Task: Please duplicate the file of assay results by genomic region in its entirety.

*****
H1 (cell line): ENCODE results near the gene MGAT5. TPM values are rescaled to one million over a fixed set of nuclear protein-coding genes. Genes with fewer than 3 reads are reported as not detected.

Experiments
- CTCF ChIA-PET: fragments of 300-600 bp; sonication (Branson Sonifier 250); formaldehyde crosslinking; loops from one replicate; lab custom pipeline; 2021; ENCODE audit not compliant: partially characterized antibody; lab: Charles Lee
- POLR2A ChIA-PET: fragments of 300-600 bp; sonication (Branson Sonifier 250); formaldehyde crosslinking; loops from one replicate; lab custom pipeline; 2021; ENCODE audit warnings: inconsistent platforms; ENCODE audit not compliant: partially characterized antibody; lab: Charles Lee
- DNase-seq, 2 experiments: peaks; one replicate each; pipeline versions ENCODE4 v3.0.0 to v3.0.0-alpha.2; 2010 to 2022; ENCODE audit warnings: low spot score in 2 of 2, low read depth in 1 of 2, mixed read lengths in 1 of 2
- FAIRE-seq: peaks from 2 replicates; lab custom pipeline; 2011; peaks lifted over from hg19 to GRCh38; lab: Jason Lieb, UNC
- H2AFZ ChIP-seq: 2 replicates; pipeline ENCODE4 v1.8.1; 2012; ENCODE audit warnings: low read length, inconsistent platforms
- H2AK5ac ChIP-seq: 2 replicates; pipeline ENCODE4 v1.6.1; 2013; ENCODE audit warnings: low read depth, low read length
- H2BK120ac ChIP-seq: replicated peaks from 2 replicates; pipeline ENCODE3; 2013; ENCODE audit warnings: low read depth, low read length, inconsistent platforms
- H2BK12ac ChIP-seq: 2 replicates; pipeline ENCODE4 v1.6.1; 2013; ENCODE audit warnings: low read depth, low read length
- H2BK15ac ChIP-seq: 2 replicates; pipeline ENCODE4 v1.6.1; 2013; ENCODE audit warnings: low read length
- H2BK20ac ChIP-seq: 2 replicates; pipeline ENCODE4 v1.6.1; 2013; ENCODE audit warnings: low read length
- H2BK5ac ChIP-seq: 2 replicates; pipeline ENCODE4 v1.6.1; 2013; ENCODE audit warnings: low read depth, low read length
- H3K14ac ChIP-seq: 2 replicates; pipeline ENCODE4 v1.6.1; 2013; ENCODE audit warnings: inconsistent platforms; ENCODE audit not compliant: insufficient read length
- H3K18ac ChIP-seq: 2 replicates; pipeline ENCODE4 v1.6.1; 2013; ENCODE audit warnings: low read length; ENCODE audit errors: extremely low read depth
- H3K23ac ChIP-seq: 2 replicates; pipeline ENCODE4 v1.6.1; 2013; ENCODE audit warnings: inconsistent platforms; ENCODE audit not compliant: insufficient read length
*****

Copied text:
H1 (cell line): ENCODE results near the gene MGAT5. TPM values are rescaled to one million over a fixed set of nuclear protein-coding genes. Genes with fewer than 3 reads are reported as not detected.

Experiments
- CTCF ChIA-PET: fragments of 300-600 bp; sonication (Branson Sonifier 250); formaldehyde crosslinking; loops from one replicate; lab custom pipeline; 2021; ENCODE audit not compliant: partially characterized antibody; lab: Charles Lee
- POLR2A ChIA-PET: fragments of 300-600 bp; sonication (Branson Sonifier 250); formaldehyde crosslinking; loops from one replicate; lab custom pipeline; 2021; ENCODE audit warnings: inconsistent platforms; ENCODE audit not compliant: partially characterized antibody; lab: Charles Lee
- DNase-seq, 2 experiments: peaks; one replicate each; pipeline versions ENCODE4 v3.0.0 to v3.0.0-alpha.2; 2010 to 2022; ENCODE audit warnings: low spot score in 2 of 2, low read depth in 1 of 2, mixed read lengths in 1 of 2
- FAIRE-seq: peaks from 2 replicates; lab custom pipeline; 2011; peaks lifted over from hg19 to GRCh38; lab: Jason Lieb, UNC
- H2AFZ ChIP-seq: 2 replicates; pipeline ENCODE4 v1.8.1; 2012; ENCODE audit warnings: low read length, inconsistent platforms
- H2AK5ac ChIP-seq: 2 replicates; pipeline ENCODE4 v1.6.1; 2013; ENCODE audit warnings: low read depth, low read length
- H2BK120ac ChIP-seq: replicated peaks from 2 replicates; pipeline ENCODE3; 2013; ENCODE audit warnings: low read depth, low read length, inconsistent platforms
- H2BK12ac ChIP-seq: 2 replicates; pipeline ENCODE4 v1.6.1; 2013; ENCODE audit warnings: low read depth, low read length
- H2BK15ac ChIP-seq: 2 replicates; pipeline ENCODE4 v1.6.1; 2013; ENCODE audit warnings: low read length
- H2BK20ac ChIP-seq: 2 replicates; pipeline ENCODE4 v1.6.1; 2013; ENCODE audit warnings: low read length
- H2BK5ac ChIP-seq: 2 replicates; pipeline ENCODE4 v1.6.1; 2013; ENCODE audit warnings: low read depth, low read length
- H3K14ac ChIP-seq: 2 replicates; pipeline ENCODE4 v1.6.1; 2013; ENCODE audit warnings: inconsistent platforms; ENCODE audit not compliant: insufficient read length
- H3K18ac ChIP-seq: 2 replicates; pipeline ENCODE4 v1.6.1; 2013; ENCODE audit warnings: low read length; ENCODE audit errors: extremely low read depth
- H3K23ac ChIP-seq: 2 replicates; pipeline ENCODE4 v1.6.1; 2013; ENCODE audit warnings: inconsistent platforms; ENCODE audit not compliant: insufficient read length